Packers Head Coach Mike McCarthy would seem to be facing a decision he'll have to make for his team's final game of the regular season: Rest starters for the playoffs, or go for the win?
It was a question McCarthy wasn't ready to answer following the Packers' 35-21 win over the Chicago Bears on Sunday night at Lambeau Field. The win clinched home-field advantage throughout the playoffs and set a franchise record for the most wins in a season. Sunday's win also made the New Year's Day game against the visiting Detroit Lions relatively meaningless.
"We're going to play to win the game next week. I'm not real comfortable with a division opponent coming in here and not thinking we're going to play to get win No. 15," McCarthy said, but he then added that the health of his team heading into the postseason is a concern, which suggests McCarthy will rest key players.
One of those key players would seem to be quarterback Aaron Rodgers, who threw five touchdown passes in the win over the Bears. Rodgers has thrown 45 touchdown passes this season and is five touchdown passes shy of Tom Brady's single-season record, 50.
Asked if he would like to have a chance to pursue Brady's record, Rodgers said: "That's probably safe."
When Rodgers was asked about yielding to backup quarterback Matt Flynn next Sunday, Rodgers said: "I wouldn't mind seeing him play a bit.
"I think we need to get healthy. That's the main thing. Now that we have the top seed sewed up, the priorities may shift a bit," Rodgers added.
It must be remembered that the Packers could find themselves playing against the Lions in consecutive games. Should the Lions win in the wild-card round of the playoffs, the possibility exists they could play in Green Bay in the divisional round of the playoffs on Jan. 14 or 15, which would be the Packers' first playoff game.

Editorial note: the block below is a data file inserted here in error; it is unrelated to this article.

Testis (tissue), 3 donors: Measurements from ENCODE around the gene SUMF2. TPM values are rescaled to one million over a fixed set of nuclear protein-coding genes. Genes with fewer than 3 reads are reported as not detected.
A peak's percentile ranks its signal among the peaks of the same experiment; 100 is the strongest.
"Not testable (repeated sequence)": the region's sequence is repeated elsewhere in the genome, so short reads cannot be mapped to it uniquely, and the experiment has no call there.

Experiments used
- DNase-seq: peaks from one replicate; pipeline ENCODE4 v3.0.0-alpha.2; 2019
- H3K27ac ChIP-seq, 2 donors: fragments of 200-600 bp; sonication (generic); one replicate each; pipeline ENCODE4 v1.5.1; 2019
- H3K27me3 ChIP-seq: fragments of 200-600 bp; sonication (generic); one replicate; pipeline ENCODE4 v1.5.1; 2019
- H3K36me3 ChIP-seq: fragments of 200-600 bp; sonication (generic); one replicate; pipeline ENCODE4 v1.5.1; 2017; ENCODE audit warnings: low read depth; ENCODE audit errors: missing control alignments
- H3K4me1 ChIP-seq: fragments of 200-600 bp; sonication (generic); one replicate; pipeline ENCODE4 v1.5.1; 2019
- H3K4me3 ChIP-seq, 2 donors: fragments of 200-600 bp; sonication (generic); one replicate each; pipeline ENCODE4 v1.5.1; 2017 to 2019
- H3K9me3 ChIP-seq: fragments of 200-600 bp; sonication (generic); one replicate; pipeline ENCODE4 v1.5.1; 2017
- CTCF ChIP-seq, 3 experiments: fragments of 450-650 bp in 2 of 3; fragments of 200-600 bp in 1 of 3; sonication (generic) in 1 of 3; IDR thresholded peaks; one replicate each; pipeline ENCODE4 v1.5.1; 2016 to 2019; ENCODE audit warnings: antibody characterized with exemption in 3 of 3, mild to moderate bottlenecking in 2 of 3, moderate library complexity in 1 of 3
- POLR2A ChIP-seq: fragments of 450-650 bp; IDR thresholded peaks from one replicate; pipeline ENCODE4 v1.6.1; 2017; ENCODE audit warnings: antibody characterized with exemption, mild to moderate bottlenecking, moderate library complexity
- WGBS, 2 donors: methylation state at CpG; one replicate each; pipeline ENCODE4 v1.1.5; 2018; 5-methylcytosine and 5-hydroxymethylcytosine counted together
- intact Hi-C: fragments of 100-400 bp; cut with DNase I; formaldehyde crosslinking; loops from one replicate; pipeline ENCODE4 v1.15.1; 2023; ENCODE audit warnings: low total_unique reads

All of this will be carefully considered by McCarthy over the next several days. For the next 24 hours, however, McCarthy and his players wanted to savor the joy of a holidays season that arguably caps the greatest year in Packers history.
In 2011, the Packers won the Super Bowl, more games than in any other year in Packers history, lost only once, scored four wins over their rivals from Chicago and put themselves in prime position to defend their Super Bowl championship.
"Any time I can stand up here and talk about a record that belongs to the great Green Bay Packers, that's special," McCarthy said of the 14-win standard. A win over the Lions, of course, would kick that record up a notch, to 15 wins.
Everything about the Packers' win over the Bears was glorious, except 441 yards allowed by the Packers defense to a Bears offense that came into the game ranked 24th in the league. Especially discouraging was 199 yards rushing by the Bears, which resulted in more than 10 minutes time of possession advantage. That's not playoff football and McCarthy said it has to be fixed.
"Their ability to get yards on our defense; we need to get that flipped. They did a very good job of running the ball on us," McCarthy said.
The play of the Packers' offensive line, however, was definitely reason for Christmas cheer. Rodgers wasn't sacked and seldom hurried.
"I can't say enough about our offensive line," McCarthy said. "We won big. That's the bottom line.
"We wanted the path (to the Super Bowl) to go through Lambeau. We have a big advantage playing in front of our fans," McCarthy added.
Only one goal remains to be achieved. Additional coverage - Packers vs. Bears